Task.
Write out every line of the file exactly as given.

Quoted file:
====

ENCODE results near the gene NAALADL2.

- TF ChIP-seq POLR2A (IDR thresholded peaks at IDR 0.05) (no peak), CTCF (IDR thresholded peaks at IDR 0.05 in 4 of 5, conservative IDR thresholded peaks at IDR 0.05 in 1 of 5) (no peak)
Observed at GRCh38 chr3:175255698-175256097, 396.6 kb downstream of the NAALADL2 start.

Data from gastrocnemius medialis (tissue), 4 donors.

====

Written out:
ENCODE results near the gene NAALADL2.

- TF ChIP-seq POLR2A (IDR thresholded peaks at IDR 0.05) (no peak), CTCF (IDR thresholded peaks at IDR 0.05 in 4 of 5, conservative IDR thresholded peaks at IDR 0.05 in 1 of 5) (no peak)
Observed at GRCh38 chr3:175255698-175256097, 396.6 kb downstream of the NAALADL2 start.

Data from gastrocnemius medialis (tissue), 4 donors.